The stretch from Xela to Atitlan also saw our first interactions with Guatemalans, who were impossibly welcoming. Locals are either truly delighted to have visitors or very good at pretending they're not bored by the constant stream of tourists. Many have a few words of English and are keen to practice, or are incredibly patient with our still-stunted Spanish. And a cheeky smile seems to never be far from the lips of anyone we encounter (although this could just be because I look a bit stupid in my hat).
So far the most visible change from Mexico is in the colourful outfits worn by the women here: many do don modern dress, but highly decorative, embrodiered blouses and mid-length skirts are very common, with the señoras in comedors often serving us eggs, plaintain and frijoles while wearing these traditional ensembles. It is, for a tourist, relentlessly charming, and means day-to-day interactions feel just a little bit brighter.
After Atitlan we ascended towards the beautiful Maya ruins of Iximche and the town of Tecpan, from where we took a short bikepacking loop that proved incredibly challenging. Here, Greg's mountain biking experience was apparent, and he had a fair few hours waiting for us at camp. The offroad sections and the sheer steepness of the climbs meant we spent more time walking than riding, but it was still a very scenic section, with more volanco views, and we've decided it's always useful to discover more about where your limits are. Guatemala's dirt tracks feel like the first true nemesis of the trip!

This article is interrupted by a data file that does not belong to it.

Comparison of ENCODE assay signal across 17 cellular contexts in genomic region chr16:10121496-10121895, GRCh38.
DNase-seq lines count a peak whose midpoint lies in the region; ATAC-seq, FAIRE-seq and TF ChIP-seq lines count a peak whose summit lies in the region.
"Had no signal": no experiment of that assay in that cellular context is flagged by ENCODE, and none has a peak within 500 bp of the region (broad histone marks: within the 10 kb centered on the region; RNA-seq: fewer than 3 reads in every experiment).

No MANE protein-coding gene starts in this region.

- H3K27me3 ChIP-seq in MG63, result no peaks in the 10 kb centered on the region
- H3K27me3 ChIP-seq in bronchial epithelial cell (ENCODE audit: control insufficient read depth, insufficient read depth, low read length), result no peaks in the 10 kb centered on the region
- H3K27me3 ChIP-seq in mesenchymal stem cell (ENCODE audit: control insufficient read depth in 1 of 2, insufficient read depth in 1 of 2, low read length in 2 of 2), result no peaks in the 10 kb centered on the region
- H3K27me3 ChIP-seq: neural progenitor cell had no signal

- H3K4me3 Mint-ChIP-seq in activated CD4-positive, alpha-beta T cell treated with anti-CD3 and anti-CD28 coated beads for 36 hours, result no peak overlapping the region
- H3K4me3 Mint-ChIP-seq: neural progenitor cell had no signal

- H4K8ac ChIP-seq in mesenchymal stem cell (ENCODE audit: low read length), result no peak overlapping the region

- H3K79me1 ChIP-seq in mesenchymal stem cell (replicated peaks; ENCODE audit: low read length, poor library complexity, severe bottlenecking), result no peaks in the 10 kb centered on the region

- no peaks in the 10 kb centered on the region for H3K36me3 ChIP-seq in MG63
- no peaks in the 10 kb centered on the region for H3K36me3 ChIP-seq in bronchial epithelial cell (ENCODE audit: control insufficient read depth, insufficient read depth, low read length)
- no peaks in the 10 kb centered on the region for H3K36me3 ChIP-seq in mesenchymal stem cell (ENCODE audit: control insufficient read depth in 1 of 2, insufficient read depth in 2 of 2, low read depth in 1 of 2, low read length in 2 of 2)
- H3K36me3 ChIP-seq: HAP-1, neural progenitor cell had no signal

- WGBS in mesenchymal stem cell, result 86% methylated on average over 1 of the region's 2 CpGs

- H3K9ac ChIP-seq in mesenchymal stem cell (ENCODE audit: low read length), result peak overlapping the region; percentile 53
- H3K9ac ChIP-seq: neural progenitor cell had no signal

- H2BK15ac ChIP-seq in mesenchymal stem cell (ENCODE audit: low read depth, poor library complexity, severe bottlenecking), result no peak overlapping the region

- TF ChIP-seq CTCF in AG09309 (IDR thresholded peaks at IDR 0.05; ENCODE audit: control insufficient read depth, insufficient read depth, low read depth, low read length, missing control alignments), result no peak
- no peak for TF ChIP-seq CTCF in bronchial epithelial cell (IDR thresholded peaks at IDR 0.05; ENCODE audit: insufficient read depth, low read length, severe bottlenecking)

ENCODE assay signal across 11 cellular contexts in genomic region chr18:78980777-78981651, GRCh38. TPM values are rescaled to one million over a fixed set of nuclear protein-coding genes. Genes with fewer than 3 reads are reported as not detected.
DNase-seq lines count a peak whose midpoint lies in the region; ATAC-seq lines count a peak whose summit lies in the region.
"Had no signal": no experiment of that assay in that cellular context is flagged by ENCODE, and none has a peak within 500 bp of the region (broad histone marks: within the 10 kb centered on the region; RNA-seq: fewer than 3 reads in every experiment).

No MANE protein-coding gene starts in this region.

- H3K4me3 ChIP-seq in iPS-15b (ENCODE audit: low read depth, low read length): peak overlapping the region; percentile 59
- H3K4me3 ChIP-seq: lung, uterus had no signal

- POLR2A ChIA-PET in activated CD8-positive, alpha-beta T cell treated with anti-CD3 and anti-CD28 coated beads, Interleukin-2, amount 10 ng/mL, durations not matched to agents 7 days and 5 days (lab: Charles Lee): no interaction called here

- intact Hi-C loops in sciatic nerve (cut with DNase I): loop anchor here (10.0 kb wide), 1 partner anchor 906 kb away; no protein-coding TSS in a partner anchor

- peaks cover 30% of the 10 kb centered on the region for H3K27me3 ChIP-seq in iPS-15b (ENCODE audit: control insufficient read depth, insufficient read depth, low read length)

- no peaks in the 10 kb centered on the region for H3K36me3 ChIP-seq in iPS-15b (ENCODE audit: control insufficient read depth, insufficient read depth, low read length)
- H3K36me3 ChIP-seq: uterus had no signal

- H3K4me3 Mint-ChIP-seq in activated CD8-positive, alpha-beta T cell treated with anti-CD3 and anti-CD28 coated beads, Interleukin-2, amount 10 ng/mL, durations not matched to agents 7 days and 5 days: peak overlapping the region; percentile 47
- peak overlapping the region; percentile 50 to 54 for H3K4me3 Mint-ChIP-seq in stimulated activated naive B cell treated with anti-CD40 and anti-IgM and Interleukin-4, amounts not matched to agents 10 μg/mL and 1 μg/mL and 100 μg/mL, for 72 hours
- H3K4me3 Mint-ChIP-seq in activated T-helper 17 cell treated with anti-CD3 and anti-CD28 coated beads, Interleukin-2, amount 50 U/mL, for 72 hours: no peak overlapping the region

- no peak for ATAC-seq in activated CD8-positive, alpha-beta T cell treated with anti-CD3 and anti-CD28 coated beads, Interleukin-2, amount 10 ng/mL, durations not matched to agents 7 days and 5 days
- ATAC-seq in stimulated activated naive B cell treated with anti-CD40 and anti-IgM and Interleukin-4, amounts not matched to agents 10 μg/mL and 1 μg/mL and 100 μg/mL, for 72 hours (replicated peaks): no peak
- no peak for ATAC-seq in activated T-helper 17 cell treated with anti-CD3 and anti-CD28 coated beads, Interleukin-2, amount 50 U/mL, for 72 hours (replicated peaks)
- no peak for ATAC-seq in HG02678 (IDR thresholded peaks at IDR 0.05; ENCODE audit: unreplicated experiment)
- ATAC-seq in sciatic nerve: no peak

A downhill day into the old colonial capital of Antigua followed, and since then we have been camping in a hostel garden, readying ourselves for the ride towards El Salvador - our fifth country of the trip. Considering how much we've enjoyed experiencing Guatemala's culture after such an extended period in Mexico, we are looking forward to all the surprises ahead. And maybe... hopefully... some slightly flatter cycling.
Toot or boot
Getting sick again BOOT
Easy access to delicious and tummy-friendly tofu in San Cris TOOT
Steepest ascents of the tour so far BOOT
Steepest descents of the tour so far TOOT
Nearly missing the bus to Xela BOOT
Boarding said bus while it was already moving TOOT
Saying goodbye to the grocery stores we've spent four months learning to navigate BOOT
Chocobananas (frozen bananas dipped in chocolate) available everywhere TOOT
Thanks and shoutouts
Simon and Lizzie
Both of my aunts, who are sadly very experienced in travellers' illnesses!
Denny and Raul
Chris for all the route info
We are Edwin Foote and Suzie McCracken - thanks for signing up for our newsletter! Edwin is from England and Suzie is from Northern Ireland and normally we live together in Deptford, south-east London. We arrived in Fairbanks, Alaska, in May 2022 and are attempting to ride our bicycles the length of the Americas, hoping to finish in Argentina in 2024. If you have any recommendations of things we should do, people we should meet or places we should stay, we'd love to hear from you! Please reply to this email, or follow us on Instagram (ed_win or _suziemccracken).